Slipper limpets growing on top of a mussel shell
Mussel farmers in the Menai Strait between Anglesey and Gwynedd have been issued with 'pest recognition' cards to keep out foreign shell fish.
The 'wanted' cards are part of a good practice code developed by the Countryside Council for Wales (CCW).
Unwanted invaders include American slipper limpets, which breed rampantly and can swamp native mussels.
Other species mussel farmers are being given help in spotting are the violet sea squirt and Chinese mitten crab.
In the past, foreign species have been introduced by mistake when juvenile shellfish are imported by the mussel industry.
Violet sea squirt and Carpet sea squirt (Japan) Can form sheet-like growths across the seabed smothering other life forms, competing for space and food
Solitary sea squirt (South America, Australia, South Africa) More sheet-like growths across the seabed
Slipper limpet (Canada and North America) Can rapidly cover seabed habitats.
American jack knife clam (North America) Highly invasive and forms dense colonies.
Chinese mitten crab (Russian Far East, South China) Very damaging to rivers and estuaries, the adults burrow into riverbanks, causing them to collapse, so increasing flood risk.
Veined rapa whelk (Japan and South China Sea) Major predator of commercial shellfish.
Wakame (Japan, China and Korea) Seaweed which replaces native types on rocky reefs.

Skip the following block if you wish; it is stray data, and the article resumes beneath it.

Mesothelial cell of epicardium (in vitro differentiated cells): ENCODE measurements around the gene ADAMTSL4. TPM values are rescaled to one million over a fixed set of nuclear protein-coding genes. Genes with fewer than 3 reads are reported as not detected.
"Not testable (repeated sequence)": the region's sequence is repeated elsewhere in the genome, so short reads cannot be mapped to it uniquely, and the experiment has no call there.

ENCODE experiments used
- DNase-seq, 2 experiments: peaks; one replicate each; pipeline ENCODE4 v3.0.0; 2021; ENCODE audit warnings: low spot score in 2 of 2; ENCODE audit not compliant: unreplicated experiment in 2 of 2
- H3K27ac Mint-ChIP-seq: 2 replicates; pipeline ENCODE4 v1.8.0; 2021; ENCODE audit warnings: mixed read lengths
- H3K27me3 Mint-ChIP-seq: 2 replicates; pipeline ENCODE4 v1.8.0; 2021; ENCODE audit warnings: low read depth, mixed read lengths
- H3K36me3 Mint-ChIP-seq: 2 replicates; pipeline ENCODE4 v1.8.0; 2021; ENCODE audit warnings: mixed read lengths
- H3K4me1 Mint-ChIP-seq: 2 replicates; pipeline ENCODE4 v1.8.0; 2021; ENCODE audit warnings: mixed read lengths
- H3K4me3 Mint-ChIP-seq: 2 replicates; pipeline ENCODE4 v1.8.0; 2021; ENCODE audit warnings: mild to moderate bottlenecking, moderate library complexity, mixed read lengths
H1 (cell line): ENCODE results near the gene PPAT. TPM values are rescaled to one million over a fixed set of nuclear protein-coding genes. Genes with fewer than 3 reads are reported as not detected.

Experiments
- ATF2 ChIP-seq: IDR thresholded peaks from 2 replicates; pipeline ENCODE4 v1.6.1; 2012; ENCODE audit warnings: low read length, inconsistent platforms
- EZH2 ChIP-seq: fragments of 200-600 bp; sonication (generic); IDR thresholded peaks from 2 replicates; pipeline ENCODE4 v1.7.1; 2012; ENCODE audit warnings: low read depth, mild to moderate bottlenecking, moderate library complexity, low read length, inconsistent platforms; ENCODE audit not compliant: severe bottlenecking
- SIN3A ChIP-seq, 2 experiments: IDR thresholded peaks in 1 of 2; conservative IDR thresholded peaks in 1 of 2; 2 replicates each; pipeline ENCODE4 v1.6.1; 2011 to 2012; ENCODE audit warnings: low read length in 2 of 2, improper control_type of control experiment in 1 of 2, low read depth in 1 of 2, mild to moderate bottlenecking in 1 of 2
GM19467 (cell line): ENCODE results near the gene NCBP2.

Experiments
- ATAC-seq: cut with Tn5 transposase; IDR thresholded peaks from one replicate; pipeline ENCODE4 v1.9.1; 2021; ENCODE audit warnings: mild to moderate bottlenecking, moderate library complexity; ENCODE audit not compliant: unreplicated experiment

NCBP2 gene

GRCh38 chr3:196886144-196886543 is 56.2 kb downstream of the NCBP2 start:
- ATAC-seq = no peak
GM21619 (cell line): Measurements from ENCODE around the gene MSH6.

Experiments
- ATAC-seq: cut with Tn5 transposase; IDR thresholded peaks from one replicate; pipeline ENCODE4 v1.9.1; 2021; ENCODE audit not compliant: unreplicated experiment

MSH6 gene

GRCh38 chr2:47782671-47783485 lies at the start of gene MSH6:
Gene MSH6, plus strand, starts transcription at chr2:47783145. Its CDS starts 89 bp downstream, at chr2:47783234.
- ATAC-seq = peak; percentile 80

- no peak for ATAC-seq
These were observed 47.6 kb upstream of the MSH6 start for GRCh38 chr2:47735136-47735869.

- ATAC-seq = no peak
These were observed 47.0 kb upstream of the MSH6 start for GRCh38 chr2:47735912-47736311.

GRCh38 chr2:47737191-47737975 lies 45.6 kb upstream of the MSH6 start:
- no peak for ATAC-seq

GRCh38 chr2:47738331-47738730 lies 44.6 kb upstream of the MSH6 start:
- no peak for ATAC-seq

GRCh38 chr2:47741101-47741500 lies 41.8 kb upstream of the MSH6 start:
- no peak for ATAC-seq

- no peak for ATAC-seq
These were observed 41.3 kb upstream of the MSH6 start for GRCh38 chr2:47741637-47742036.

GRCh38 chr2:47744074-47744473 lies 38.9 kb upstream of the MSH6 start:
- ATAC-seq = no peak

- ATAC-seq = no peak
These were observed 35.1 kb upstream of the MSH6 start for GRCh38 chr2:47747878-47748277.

Source: Countryside Council for Wales
Kate Smith, the CCW marine conservation officer, said a survey had suggested work to eradicate non-native species such as slipper limpets from the strait had been successful.
"This is hailed as one of the very few examples of a successful eradication of non-native species in the marine environment in the UK," she said.
"But prevention is better - and cheaper - than cure," she added.
Ms Smith said the code was very practical in its approach as it helped mussel farmers to spot the signs of invasive marine non-native species.
It would also help them to avoid accidentally bringing them into one of Europe's most cherished marine sites, she added.
The list features eight invasive non-native marine species for the mussel farmers to look out for, and also identifies red, amber and green zones where measures will apply.
Stephen Atkins from the North Western and North Wales Sea Fisheries Committee said he welcomed the introduction of the code.
"The committee is pleased to see the mussel industry's commitment to work within the standards it sets.
"Neither the Sea Fisheries Committee nor the Government presently have the legal powers to properly regulate the importation of mussel seed but this voluntary code will fill the gap until the measures in the proposed Marine Bill come into force," he said.